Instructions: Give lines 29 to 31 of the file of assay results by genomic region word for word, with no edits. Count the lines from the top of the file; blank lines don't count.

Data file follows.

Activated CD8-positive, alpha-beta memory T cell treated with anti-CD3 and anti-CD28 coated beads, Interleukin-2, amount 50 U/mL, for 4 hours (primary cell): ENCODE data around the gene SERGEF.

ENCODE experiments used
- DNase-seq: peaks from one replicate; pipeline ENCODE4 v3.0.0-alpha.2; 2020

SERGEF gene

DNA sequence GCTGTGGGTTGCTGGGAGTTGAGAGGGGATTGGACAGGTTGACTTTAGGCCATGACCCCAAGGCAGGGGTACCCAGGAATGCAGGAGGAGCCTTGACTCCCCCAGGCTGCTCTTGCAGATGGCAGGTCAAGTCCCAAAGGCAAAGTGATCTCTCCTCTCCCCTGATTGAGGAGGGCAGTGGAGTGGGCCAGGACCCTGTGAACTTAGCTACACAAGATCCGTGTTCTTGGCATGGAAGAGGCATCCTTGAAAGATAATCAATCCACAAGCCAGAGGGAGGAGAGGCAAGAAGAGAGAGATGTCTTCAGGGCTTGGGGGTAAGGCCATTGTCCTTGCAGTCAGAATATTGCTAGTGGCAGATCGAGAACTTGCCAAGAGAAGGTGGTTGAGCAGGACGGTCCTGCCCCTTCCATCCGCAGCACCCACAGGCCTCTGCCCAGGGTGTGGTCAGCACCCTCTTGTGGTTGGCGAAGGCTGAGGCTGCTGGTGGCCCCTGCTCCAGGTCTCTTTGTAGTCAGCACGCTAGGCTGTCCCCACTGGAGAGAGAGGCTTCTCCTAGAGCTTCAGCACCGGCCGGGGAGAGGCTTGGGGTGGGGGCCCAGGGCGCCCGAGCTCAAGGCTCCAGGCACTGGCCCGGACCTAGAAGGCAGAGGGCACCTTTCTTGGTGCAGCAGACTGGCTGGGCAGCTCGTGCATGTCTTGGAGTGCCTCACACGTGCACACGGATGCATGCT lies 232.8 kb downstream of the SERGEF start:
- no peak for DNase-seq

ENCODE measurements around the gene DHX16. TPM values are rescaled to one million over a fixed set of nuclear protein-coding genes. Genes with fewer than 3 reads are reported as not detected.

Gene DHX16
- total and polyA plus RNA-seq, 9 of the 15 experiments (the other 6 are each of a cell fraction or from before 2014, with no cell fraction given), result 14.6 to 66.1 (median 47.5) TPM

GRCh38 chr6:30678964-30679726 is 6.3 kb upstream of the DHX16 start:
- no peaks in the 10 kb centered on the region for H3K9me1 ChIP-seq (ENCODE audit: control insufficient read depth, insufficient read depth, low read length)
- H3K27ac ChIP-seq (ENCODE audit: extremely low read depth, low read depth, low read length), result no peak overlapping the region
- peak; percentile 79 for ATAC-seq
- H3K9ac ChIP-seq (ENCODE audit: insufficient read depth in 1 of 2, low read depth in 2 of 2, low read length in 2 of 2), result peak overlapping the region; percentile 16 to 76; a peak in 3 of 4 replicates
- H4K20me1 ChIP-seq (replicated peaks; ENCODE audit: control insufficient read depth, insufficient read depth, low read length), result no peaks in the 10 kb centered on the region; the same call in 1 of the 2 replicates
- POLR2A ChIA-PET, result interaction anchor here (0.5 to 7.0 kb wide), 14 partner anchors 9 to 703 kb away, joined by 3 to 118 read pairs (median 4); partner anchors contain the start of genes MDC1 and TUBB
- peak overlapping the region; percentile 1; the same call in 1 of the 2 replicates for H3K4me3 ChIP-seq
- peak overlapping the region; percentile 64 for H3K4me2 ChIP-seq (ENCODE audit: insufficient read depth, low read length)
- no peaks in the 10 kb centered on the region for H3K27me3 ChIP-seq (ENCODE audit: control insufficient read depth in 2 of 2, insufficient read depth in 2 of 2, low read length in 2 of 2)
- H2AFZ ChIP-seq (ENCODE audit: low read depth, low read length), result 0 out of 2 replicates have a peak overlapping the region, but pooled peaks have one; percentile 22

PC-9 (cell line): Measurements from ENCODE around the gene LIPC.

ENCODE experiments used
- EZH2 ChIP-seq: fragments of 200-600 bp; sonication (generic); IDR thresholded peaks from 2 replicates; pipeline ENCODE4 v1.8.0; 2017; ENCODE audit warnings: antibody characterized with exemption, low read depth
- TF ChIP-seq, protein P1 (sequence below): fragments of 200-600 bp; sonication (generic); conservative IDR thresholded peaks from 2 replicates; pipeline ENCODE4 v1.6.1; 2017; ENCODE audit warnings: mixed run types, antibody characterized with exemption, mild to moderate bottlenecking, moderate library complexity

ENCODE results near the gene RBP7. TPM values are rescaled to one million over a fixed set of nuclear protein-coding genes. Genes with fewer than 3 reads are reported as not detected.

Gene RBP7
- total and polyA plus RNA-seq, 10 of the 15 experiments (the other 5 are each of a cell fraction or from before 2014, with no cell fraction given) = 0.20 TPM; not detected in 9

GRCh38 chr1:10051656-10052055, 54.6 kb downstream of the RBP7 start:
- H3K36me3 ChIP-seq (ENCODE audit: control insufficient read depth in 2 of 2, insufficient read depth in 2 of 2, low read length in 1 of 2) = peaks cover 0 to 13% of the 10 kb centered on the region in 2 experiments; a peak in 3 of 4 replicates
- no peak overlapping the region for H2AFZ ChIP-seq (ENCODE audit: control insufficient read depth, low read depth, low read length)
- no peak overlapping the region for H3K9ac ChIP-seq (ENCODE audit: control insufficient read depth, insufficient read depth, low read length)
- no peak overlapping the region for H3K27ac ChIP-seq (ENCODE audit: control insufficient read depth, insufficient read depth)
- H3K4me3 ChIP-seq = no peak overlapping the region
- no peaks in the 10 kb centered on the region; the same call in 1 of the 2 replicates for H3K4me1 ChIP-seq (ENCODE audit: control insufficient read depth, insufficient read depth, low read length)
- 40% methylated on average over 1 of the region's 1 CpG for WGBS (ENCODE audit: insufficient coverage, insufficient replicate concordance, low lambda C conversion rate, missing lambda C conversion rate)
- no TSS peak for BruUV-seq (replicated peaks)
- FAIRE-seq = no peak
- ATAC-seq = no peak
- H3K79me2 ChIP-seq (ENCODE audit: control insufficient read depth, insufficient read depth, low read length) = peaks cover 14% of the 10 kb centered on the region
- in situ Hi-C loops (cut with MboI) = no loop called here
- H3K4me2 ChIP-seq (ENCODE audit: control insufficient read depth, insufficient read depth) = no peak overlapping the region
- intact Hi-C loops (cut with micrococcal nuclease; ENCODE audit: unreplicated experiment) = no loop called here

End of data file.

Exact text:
- H3K36me3 ChIP-seq (ENCODE audit: control insufficient read depth in 2 of 2, insufficient read depth in 2 of 2, low read length in 1 of 2) = peaks cover 0 to 13% of the 10 kb centered on the region in 2 experiments; a peak in 3 of 4 replicates
- no peak overlapping the region for H2AFZ ChIP-seq (ENCODE audit: control insufficient read depth, low read depth, low read length)
- no peak overlapping the region for H3K9ac ChIP-seq (ENCODE audit: control insufficient read depth, insufficient read depth, low read length)